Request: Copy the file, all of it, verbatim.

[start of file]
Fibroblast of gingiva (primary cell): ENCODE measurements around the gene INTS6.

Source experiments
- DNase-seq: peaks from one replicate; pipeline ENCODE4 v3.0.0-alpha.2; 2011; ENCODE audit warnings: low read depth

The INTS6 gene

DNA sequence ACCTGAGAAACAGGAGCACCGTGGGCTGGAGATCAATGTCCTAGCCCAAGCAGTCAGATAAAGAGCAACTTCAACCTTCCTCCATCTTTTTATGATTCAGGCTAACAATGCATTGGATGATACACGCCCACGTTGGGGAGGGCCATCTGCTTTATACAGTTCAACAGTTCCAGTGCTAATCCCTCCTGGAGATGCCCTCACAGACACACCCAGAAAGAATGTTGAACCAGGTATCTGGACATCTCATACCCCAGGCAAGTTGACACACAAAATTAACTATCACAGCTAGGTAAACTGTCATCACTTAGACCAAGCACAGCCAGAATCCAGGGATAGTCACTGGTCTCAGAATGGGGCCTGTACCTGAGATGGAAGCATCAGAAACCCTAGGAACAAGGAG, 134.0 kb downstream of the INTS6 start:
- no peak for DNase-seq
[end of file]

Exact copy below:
Fibroblast of gingiva (primary cell): ENCODE measurements around the gene INTS6.

Source experiments
- DNase-seq: peaks from one replicate; pipeline ENCODE4 v3.0.0-alpha.2; 2011; ENCODE audit warnings: low read depth

The INTS6 gene

DNA sequence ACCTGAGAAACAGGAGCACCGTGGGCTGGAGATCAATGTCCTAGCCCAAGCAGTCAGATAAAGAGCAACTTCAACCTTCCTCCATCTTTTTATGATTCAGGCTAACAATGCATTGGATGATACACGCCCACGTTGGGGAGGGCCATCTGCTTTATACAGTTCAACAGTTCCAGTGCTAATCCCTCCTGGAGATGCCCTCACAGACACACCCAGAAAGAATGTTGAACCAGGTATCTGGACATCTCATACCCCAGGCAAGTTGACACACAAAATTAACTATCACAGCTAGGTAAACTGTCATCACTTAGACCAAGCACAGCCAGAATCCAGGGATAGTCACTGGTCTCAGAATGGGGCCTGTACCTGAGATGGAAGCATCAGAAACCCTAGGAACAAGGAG, 134.0 kb downstream of the INTS6 start:
- no peak for DNase-seq